The Fall of My Memory
Ah, fall, season of mists and mellow fruitfulness, as Keats put it before heading off to Rome to cough his life out in a pensione overlooking the Spanish Steps. According to the book I have, his “To Autumn” is the most popular poem in the English language. And here I thought “Casey at the Bat” had that distinction. Well, I'm not a bit surprised: Everyone's a sucker for fall. If you grew up in New England, as I did, this was when you knew you were in the Right Place.
That apple smell, those burning leaves. Those of you younger than I Â— an ever-growing cohort as I face 50 head-on Â— won't remember being able to burn those massive piles of leaves that your parents made you rake. The Environment Police put an end to that, on the grounds that that rich, musky smoke would plunge the world into another millennial winter. But while it lasted, it was a glorious smell those smoldering leaves made. I'm reminded of it on sunny days when my 10-year-old sets fire to a single leaf on the patio with a magnifying glass. Like Proust biting on the madeleine, I'm transported back 40 years. Now they don't even use rakes anymore. The delicate scritch-scratch of steely tines combing the grass has been supplanted by eardrum-busting backpack-turbine leaf blowers. The new generations will never know that tranquility or smell.
In fall, ripeness is all, as Lear said. Dr. Bell lived next door to us and had a vegetable garden, and by this time of year, the tomatoes would be red and heavy on their vines. We'd sneak in with salt shakers and gorge. We even ate his corn raw, each kernel exploding with sugar juice. My mother would serve acorn squash puddle with butter and brown sugar, probably the only sensible child delivery system for food called “squash.” The pumpkins had a hollow thunk if you tapped them. Gutting them was never my favorite part, the way the innards clung to the sides. Back then the eyes, noses, and mouths came out quaintly geometrical. Now I buy those templates that make your pumpkin look like it was designed by the special-effects crew of Halloween Part V. What's remained constant is the smell of candle-scorched pumpkin and the delicious pagan feel of the ceremony.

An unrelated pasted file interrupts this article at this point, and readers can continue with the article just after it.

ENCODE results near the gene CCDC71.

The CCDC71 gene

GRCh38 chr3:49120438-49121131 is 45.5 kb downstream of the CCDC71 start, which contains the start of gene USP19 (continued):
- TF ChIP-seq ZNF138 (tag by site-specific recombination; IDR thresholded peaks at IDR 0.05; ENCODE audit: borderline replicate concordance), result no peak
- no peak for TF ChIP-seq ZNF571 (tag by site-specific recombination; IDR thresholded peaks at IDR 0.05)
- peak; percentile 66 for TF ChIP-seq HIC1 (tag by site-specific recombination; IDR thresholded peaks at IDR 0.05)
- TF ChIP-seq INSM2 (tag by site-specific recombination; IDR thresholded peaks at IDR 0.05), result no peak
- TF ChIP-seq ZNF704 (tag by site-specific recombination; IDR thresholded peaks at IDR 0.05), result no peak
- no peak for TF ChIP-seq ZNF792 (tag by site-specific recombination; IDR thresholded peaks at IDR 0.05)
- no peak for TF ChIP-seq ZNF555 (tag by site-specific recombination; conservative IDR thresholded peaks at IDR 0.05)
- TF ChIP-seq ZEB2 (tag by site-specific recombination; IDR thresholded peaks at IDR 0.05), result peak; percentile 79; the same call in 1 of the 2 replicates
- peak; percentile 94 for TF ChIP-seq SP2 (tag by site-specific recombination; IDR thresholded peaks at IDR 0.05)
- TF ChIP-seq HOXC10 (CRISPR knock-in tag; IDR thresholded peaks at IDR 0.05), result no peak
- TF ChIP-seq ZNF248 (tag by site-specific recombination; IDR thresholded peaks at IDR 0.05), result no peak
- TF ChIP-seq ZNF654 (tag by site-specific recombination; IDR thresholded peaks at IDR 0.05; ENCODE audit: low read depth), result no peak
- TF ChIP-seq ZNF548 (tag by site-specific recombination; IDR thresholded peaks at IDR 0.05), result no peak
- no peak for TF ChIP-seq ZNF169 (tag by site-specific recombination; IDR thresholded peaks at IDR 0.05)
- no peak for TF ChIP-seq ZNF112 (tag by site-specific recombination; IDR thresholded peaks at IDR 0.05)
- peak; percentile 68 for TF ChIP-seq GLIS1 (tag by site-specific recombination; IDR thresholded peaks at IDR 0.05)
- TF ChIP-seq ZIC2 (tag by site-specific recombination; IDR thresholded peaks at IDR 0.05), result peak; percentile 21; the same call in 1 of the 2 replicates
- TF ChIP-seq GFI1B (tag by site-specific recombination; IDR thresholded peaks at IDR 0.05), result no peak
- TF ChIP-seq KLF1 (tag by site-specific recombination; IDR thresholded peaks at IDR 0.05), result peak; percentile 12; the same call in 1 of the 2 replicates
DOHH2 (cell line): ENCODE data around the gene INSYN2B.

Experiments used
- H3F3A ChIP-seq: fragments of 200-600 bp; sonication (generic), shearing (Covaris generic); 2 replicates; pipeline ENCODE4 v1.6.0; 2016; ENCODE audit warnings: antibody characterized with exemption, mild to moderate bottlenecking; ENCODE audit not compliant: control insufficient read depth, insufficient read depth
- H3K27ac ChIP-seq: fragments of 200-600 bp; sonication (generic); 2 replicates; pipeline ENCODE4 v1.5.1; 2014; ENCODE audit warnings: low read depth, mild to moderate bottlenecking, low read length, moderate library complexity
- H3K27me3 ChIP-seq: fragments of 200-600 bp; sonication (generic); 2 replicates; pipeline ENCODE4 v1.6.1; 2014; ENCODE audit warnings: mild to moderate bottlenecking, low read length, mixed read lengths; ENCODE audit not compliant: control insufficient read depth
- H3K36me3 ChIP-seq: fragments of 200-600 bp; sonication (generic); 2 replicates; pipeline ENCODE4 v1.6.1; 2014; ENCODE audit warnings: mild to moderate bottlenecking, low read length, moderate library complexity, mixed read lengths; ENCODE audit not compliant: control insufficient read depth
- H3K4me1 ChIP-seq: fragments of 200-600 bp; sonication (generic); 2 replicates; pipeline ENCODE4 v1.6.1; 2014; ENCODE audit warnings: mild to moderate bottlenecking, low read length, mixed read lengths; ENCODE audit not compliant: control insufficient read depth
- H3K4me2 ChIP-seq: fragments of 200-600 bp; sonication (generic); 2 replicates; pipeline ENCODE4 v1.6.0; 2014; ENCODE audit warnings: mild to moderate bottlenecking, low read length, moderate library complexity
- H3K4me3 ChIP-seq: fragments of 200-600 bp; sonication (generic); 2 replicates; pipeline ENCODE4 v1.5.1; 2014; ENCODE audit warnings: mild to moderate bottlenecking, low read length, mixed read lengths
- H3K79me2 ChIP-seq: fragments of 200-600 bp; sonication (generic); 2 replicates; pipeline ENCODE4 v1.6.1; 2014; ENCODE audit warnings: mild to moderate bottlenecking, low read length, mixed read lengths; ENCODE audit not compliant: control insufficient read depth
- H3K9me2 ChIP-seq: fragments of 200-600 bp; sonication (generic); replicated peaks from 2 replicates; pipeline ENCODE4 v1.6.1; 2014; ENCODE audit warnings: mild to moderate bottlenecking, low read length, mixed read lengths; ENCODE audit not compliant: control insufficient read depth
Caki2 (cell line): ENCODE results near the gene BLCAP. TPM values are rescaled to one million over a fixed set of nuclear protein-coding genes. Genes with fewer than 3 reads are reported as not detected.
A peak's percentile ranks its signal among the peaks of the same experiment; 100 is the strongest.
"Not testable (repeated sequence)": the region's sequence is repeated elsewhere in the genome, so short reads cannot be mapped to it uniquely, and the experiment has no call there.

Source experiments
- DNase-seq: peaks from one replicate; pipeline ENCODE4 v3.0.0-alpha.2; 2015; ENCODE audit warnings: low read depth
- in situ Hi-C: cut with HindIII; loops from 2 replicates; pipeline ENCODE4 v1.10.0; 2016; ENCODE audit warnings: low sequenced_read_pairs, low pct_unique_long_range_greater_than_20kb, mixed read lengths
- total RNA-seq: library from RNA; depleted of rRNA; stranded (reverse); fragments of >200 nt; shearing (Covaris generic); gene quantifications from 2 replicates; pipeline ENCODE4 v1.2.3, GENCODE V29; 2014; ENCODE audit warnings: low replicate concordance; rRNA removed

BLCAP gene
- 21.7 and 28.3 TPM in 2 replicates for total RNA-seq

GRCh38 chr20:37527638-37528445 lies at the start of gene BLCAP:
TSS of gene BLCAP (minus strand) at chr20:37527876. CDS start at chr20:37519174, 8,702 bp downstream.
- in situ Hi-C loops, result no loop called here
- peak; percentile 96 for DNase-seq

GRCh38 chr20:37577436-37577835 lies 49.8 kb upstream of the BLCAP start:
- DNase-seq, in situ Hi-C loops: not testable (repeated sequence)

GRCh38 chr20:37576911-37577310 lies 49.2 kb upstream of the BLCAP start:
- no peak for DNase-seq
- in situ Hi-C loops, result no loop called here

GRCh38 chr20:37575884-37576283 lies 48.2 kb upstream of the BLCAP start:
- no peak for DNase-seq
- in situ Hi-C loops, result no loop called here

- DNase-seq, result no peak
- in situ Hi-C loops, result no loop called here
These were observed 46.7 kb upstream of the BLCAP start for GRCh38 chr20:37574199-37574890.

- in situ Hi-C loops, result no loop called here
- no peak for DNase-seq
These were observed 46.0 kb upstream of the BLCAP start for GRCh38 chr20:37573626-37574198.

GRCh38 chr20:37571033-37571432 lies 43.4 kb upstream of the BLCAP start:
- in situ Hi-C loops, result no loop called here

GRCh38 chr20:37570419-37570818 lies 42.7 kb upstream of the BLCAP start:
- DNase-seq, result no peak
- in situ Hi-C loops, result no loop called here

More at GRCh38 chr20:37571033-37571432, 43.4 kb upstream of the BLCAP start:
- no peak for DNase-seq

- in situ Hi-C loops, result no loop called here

People visiting from other parts of the country would say, “Aren't the trees beautiful.” I'd shrug. The trees were exactly what they were supposed to be this time of year. What was so unusual about them?
We would drive to New Haven for the Yale-Harvard game. This was my inculcation into tribalism, when I first apprehended the natural hierarchy. Those usually sunny days with blue and crimson banners flying seem especially vivid now, as though I'm replaying them on DVD. I think we lost more often than we won, but this was reassuringly pointed to as proof of Harvard's intellectual superiority. During the final down of one close game, I remember my father telling me that it was sad because this moment would be the last time these players would be on a field. Looking back on it, it seems appropriate that my first intimation of mortality should have been imparted to me during the season of natural moribundity.
Thanksgivings we drove to northwestern Connecticut, to my grandmother's house. When we arrived, I would tumble out of the rattly diesel Mercedes and race into the house to make mischief with cousins. Since there were 49 of them, the opportunities were abundant. Later on, when I was older, the ritual became to shoot pheasant on Thanksgiving morning. Not much fun for the pheasant, I admit, but walking through those fields following the tinkle of the dogs' collar bells is one of my happiest memories. Of the Thanksgiving meals, my clearest memory is of the pearled onions in cream, mince pies, and bottles from my dead grandfather's celebrated wine cellar that were brought up and decanted. Some of these had been “maturing” since the First World War. Often, there would be half an inch of purple mud at the bottom of each glass. My aunts and uncles would ooh and aah over these pressings, but noticing a wince and pucker here and there, we at the junior tables had our suspicions.
Then it would be time to part, a wrenching occasion since a full year might pass before we saw each other again. These wistful rituals on the porch, in the early darkening of November afternoons, were, I now understand, rehearsals for the eventual, more final partings that fall presages.